6.
BMC Public Health ; 21(1): 1216, 2021 06 24.
Article in English | MEDLINE | ID: covidwho-1282252

ABSTRACT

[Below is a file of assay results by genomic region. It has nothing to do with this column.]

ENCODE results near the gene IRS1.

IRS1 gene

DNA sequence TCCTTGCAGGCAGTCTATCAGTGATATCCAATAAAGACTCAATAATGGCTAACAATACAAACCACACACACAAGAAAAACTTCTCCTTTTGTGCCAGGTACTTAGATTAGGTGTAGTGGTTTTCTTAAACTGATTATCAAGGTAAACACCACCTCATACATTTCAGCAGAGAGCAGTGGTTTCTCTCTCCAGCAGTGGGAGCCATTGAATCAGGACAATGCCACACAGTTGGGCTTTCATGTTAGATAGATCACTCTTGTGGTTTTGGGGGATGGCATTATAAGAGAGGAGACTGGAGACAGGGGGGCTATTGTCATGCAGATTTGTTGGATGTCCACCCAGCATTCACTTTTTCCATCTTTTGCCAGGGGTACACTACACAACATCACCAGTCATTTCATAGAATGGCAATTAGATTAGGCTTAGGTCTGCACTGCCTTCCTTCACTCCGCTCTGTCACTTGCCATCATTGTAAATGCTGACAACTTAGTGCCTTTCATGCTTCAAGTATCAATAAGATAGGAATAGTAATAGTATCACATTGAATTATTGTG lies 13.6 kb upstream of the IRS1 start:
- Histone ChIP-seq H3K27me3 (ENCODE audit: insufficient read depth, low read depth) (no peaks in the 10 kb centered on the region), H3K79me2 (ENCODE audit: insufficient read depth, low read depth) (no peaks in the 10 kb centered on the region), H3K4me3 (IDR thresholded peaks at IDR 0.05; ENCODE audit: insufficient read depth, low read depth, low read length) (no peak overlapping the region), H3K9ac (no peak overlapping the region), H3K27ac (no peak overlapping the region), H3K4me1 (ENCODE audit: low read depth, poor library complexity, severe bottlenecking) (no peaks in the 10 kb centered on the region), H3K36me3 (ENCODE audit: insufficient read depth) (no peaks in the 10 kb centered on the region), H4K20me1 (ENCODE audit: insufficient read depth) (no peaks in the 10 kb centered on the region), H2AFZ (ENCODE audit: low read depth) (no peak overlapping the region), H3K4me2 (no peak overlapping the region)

BACKGROUND: As COVID-19 death rates have risen and health-care systems have experienced increased demand, national testing strategies have come under scrutiny. Utilising qualitative interview data from a larger COVID-19 study, this paper provides insights into influences on and the enactment of national COVID-19 testing strategies for health care workers (HCWs) in English NHS settings during wave one of the COVID-19 pandemic (March-August 2020). Through the findings we aim to inform learning about COVID-19 testing policies and practices; and to inform future pandemic diagnostic preparedness. METHODS: A remote qualitative, semi-structured longitudinal interview method was employed with a purposive snowball sample of senior scientific advisors to the UK Government on COVID-19, and HCWs employed in NHS primary and secondary health care settings in England. Twenty-four interviews from 13 participants were selected from the larger project dataset using a key term search, as not all of the transcripts contained references to testing. Framework analysis was informed by the non-adoption, abandonment, scale-up, spread, and sustainability of patient-facing health and care technologies implementation framework (NASSS) and by normalisation process theory (NPT). RESULTS: Our account highlights tensions between the communication and implementation of national testing developments; scientific advisor and HCW perceptions about infectiousness; and uncertainties about the responsibility for testing and its implications at the local level. CONCLUSIONS: Consideration must be given to the implications of mass NHS staff testing, including the accuracy of information communicated to HCWs; how HCWs interpret, manage, and act on testing guidance; and the influence these have on health care organisations and services.